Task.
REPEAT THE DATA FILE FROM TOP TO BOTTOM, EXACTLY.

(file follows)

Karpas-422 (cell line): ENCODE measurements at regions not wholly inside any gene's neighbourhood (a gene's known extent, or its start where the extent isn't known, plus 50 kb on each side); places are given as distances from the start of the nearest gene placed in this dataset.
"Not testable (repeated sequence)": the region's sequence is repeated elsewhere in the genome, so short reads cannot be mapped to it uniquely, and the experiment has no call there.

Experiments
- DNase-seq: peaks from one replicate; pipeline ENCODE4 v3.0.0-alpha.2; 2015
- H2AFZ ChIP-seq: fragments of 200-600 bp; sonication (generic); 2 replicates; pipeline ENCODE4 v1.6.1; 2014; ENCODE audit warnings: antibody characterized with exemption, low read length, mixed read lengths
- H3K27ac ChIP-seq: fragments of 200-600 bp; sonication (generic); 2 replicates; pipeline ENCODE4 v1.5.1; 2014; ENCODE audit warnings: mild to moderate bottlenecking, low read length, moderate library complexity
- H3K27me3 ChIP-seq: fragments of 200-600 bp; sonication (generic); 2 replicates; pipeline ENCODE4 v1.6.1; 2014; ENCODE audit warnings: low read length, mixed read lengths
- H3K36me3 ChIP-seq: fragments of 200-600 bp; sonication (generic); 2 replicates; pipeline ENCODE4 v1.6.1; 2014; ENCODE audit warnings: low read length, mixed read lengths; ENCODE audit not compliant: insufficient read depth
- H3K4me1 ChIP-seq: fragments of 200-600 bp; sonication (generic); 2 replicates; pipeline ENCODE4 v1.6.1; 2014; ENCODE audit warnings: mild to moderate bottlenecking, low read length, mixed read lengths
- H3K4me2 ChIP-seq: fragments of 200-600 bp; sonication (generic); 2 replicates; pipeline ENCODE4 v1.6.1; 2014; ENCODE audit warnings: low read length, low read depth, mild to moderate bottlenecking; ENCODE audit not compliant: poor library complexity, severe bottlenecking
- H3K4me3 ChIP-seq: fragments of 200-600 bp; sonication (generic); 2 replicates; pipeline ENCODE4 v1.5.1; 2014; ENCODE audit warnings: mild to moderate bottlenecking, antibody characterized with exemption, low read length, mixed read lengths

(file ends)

Karpas-422 (cell line): ENCODE measurements at regions not wholly inside any gene's neighbourhood (a gene's known extent, or its start where the extent isn't known, plus 50 kb on each side); places are given as distances from the start of the nearest gene placed in this dataset.
"Not testable (repeated sequence)": the region's sequence is repeated elsewhere in the genome, so short reads cannot be mapped to it uniquely, and the experiment has no call there.

Experiments
- DNase-seq: peaks from one replicate; pipeline ENCODE4 v3.0.0-alpha.2; 2015
- H2AFZ ChIP-seq: fragments of 200-600 bp; sonication (generic); 2 replicates; pipeline ENCODE4 v1.6.1; 2014; ENCODE audit warnings: antibody characterized with exemption, low read length, mixed read lengths
- H3K27ac ChIP-seq: fragments of 200-600 bp; sonication (generic); 2 replicates; pipeline ENCODE4 v1.5.1; 2014; ENCODE audit warnings: mild to moderate bottlenecking, low read length, moderate library complexity
- H3K27me3 ChIP-seq: fragments of 200-600 bp; sonication (generic); 2 replicates; pipeline ENCODE4 v1.6.1; 2014; ENCODE audit warnings: low read length, mixed read lengths
- H3K36me3 ChIP-seq: fragments of 200-600 bp; sonication (generic); 2 replicates; pipeline ENCODE4 v1.6.1; 2014; ENCODE audit warnings: low read length, mixed read lengths; ENCODE audit not compliant: insufficient read depth
- H3K4me1 ChIP-seq: fragments of 200-600 bp; sonication (generic); 2 replicates; pipeline ENCODE4 v1.6.1; 2014; ENCODE audit warnings: mild to moderate bottlenecking, low read length, mixed read lengths
- H3K4me2 ChIP-seq: fragments of 200-600 bp; sonication (generic); 2 replicates; pipeline ENCODE4 v1.6.1; 2014; ENCODE audit warnings: low read length, low read depth, mild to moderate bottlenecking; ENCODE audit not compliant: poor library complexity, severe bottlenecking
- H3K4me3 ChIP-seq: fragments of 200-600 bp; sonication (generic); 2 replicates; pipeline ENCODE4 v1.5.1; 2014; ENCODE audit warnings: mild to moderate bottlenecking, antibody characterized with exemption, low read length, mixed read lengths